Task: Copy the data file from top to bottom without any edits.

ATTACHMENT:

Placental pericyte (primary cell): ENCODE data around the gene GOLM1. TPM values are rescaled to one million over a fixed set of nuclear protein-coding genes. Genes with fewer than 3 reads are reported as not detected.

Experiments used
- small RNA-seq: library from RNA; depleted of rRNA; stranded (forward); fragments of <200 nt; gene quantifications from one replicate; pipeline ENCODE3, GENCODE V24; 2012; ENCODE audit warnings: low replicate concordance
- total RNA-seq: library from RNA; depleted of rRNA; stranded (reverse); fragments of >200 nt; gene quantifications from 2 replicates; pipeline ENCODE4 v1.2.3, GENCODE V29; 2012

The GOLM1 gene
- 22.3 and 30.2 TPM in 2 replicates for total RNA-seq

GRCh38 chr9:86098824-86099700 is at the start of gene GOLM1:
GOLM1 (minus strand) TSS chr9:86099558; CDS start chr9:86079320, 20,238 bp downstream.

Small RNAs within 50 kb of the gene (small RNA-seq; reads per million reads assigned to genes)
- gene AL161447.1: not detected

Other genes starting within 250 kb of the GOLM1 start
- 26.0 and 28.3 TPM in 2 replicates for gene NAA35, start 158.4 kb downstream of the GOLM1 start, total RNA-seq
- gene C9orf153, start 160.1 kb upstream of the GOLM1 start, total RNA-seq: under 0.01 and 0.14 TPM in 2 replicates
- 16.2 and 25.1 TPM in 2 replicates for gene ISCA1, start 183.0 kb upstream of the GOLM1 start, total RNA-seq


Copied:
Placental pericyte (primary cell): ENCODE data around the gene GOLM1. TPM values are rescaled to one million over a fixed set of nuclear protein-coding genes. Genes with fewer than 3 reads are reported as not detected.

Experiments used
- small RNA-seq: library from RNA; depleted of rRNA; stranded (forward); fragments of <200 nt; gene quantifications from one replicate; pipeline ENCODE3, GENCODE V24; 2012; ENCODE audit warnings: low replicate concordance
- total RNA-seq: library from RNA; depleted of rRNA; stranded (reverse); fragments of >200 nt; gene quantifications from 2 replicates; pipeline ENCODE4 v1.2.3, GENCODE V29; 2012

The GOLM1 gene
- 22.3 and 30.2 TPM in 2 replicates for total RNA-seq

GRCh38 chr9:86098824-86099700 is at the start of gene GOLM1:
GOLM1 (minus strand) TSS chr9:86099558; CDS start chr9:86079320, 20,238 bp downstream.

Small RNAs within 50 kb of the gene (small RNA-seq; reads per million reads assigned to genes)
- gene AL161447.1: not detected

Other genes starting within 250 kb of the GOLM1 start
- 26.0 and 28.3 TPM in 2 replicates for gene NAA35, start 158.4 kb downstream of the GOLM1 start, total RNA-seq
- gene C9orf153, start 160.1 kb upstream of the GOLM1 start, total RNA-seq: under 0.01 and 0.14 TPM in 2 replicates
- 16.2 and 25.1 TPM in 2 replicates for gene ISCA1, start 183.0 kb upstream of the GOLM1 start, total RNA-seq